Howard Kastel

One of my favorite directors Leonard Kastle, originally an opera composer who unexpectedly found a niche in film history as the writer and director of the low-budget 1969 crime-thriller film “The Honeymoon Killers,” died on Wednesday.  He was 82.

When I made my worst ever film, The Method with Elizabeth Hurley I stole, almost shot by shot, one of Kastel’s brilliant murder scenes.  See attached video.

Sadly, not even appropriating Kastel’s genius would save that terrible film.

One of the most shocking lines from any film ever written?  When angry with her jewish boss Martha Beck says, “I’m not so sure Hitler wasn’t right about you people.”

In the 1950s and ’60s Mr. Kastle enjoyed a modest reputation as a composer of melodic, romantic operas and as a musical director of works for the stage.

Fame arrived by an unexpected route. Warren Steibel, the producer of “Firing Line” with William F. Buckley Jr. and of Mr. Kastle’s television operas, was given $150,000 by a rich friend to make a film. He hit on the idea of making a grim, documentary-style work based on the story of Raymond Fernandez and Martha Beck, who were known as the Lonely Hearts Killers.

Fernandez was a balding lothario, Beck his obese lover. Together they sought out victims by reading newspaper personal ads, and when Fernandez had won the trust of those they contacted, they robbed them. The couple murdered two of their victims and the 2-year-old daughter of one as well. Fernandez and Beck were electrocuted at Sing Sing in 1951.

At the request of Mr. Steibel, who died in 2002, Mr. Kastle sifted through the trial records at the Bronx County Courthouse. Then, after studying scripts by Fellini, Pasolini and Truffaut, he wrote a screenplay.

Both men envisioned the film as a cinematic rebuttal to “Bonnie and Clyde.” “I was revolted by that movie,” Mr. Kastle said in an interview for the 2003 Criterion Collection reissue of his film on DVD. “I didn’t want to show beautiful shots of beautiful people.”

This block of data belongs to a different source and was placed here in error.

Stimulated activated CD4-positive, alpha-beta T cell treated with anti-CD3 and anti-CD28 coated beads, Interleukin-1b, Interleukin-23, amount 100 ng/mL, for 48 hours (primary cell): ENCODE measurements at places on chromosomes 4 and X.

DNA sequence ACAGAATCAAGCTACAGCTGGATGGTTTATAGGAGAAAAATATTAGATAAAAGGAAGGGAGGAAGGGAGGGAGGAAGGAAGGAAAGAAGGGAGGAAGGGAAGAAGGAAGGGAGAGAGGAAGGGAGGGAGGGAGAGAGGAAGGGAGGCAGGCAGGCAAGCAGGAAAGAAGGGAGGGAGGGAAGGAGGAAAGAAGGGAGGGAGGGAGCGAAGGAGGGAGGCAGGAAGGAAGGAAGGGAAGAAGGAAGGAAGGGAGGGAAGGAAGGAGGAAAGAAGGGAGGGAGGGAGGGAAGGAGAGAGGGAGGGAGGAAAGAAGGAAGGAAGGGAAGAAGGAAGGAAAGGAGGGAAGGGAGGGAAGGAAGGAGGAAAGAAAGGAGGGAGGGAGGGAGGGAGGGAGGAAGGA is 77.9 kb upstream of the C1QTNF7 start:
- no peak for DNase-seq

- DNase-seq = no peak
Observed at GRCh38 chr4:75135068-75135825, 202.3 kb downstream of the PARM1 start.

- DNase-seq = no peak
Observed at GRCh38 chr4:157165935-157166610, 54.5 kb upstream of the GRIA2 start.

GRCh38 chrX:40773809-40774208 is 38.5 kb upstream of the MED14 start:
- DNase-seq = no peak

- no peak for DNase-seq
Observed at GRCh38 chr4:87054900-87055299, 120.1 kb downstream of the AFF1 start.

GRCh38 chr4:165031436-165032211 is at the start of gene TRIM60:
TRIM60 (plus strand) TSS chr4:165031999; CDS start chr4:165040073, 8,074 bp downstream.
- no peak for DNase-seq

For his director, Mr. Steibel hired Martin Scorsese, whose first film, “Who’s That Knocking at My Door?,” he had seen recently. But as filming began near the summer home that Mr. Steibel and Mr. Kastle shared in New Lebanon, N.Y., trouble loomed.

It quickly became apparent that Mr. Scorsese’s deliberate, painstaking approach would break the budget and play havoc with the shooting. Mr. Kastle said that after Mr. Scorsese and Oliver Wood, the cinematographer, spent an entire afternoon filming a beer can in a bush, it was clear they would need another director.

When Mr. Scorsese’s replacement, an industrial filmmaker named Donald Volkman, also proved unsatisfactory, Mr. Kastle stepped into the breach. Against the odds, he turned out a quirky masterpiece.

“The Honeymoon Killers,” with Tony Lo Bianco and Shirley Stoler in the lead roles, stunned moviegoers and critics. Brutal, unblinking and ruthlessly honest, with a powerful undercurrent of black comedy, it quickly earned an exalted place in American cinema.

Variety, in an early review, hailed the film as “well-scripted, harrowing, brilliantly acted” and “deserving of a class build-up.” Roger Greenspun, in The New York Times, called Mr. Kastle “the real star of the movie” and placed him “among the important deliberate artists of his medium.” François Truffaut, on more than one occasion, included it among his favorite contemporary American films.

The film performed tepidly at the box office in the United States, despite strong reviews, but found a receptive audience in Europe. It reaped a new harvest of acclaim as it made the festival and art-house circuits when it was re-released in 1992.

“Even 20-plus years after its original release, this picture’s implacability and refusal to compromise are as startlingly pure as ever,” Kenneth Turan wrote in The Los Angeles Times.

In 2006 Jared Leto and Salma Hayek starred in a remake of the film, “Lonely Hearts,” with John Travolta as the detective who pursues the murderers.

It was Mr. Kastle’s first and last movie.

Mr. Kastle was often asked why he never made another film. It was not for lack of trying, he said.

“I have six or seven screenplays, and maybe something will happen,” he told the interviewer for the Criterion DVD. “But one thing I can always say — and not every director can say this — I never made a bad film after ‘Honeymoon Killers.’ ”